The Interior allocation: NPCA believes the allocation provided to the subcommittee in recent years has been insufficient and emblematic of the austere constraints on domestic discretionary investments. In part to address this concern, we continue to urge legislation to address the dysfunctional system of catastrophic wildfire funding that burdens the Interior allocation. We support a clean fire funding fix, a bipartisan solution that would 1) access disaster funding, 2) minimize transfers, and 3) address the continued erosion of agency budgets over time, with the goal of reinvesting in key programs that would restore forests to healthier conditions.

Further, we feel that the Interior subcommittee allocation is unlikely to ever be sufficient to meet the full needs of the Land and Water Conservation Fund (LWCF), the National Park System backlog, or the Payments In Lieu of Taxes (PILT) and Secure Rural Schools (SRS) programs, all of which should receive mandatory funding support outside of the Interior bill.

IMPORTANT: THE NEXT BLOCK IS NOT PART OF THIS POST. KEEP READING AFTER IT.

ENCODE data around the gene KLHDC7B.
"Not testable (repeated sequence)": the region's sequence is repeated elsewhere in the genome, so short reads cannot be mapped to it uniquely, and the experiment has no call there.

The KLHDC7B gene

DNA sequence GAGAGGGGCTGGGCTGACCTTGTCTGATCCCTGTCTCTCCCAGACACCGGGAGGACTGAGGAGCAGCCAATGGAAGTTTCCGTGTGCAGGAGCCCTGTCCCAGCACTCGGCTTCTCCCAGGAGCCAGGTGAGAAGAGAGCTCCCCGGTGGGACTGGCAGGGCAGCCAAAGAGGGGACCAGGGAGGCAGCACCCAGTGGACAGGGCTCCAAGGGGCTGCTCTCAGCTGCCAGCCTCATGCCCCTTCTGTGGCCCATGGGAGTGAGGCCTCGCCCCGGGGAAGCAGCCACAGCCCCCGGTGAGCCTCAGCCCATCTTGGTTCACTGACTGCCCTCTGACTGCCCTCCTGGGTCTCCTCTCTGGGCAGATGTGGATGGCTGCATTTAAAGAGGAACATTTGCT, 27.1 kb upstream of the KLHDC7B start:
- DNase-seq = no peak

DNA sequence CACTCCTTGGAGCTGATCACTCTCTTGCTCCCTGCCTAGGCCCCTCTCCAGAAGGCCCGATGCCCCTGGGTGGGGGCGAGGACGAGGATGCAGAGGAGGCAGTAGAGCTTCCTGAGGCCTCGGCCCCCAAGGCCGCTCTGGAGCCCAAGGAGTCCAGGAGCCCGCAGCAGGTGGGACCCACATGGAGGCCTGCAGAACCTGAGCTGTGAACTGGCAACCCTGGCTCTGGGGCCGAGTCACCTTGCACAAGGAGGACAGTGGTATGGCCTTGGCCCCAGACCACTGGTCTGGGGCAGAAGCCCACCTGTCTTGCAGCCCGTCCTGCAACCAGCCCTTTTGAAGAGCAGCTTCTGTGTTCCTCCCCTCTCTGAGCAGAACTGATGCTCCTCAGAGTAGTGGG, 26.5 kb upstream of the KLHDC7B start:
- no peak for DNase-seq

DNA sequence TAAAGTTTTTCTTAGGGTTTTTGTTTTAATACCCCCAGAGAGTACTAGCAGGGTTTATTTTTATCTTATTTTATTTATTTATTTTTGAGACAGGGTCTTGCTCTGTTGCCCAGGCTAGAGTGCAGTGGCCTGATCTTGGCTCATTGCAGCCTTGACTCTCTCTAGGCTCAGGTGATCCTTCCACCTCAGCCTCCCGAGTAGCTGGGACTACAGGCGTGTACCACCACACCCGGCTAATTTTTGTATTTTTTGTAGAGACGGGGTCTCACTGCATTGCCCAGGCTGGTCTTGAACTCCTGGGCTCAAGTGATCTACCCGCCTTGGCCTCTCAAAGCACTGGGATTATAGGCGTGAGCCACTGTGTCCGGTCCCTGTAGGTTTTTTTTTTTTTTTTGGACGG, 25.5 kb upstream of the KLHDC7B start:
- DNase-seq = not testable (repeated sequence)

Park operations and the maintenance backlog: The subcommittee’s FY16 investment will be very helpful for national parks—but we regret to acknowledge that more is needed. The FY16 increase in park operations, after adjusting for inflation, still leaves a level $90 million—or 3.6 percent—below levels in FY10, when NPCA analysis indicated an annual operations shortfall of approximately a half billion dollars. Many parks remain understaffed: between FY10 and FY15, discretionary FTEs for the park service were reduced by 2,006 FTEs—an 11.2% reduction in staff. As you know, these losses can be damaging, with impacts such as less day-to-day maintenance, less scientific inventory and monitoring, reduced hours or even closed public facilities, fewer visitor programs, and other challenges to parks fulfilling their mission.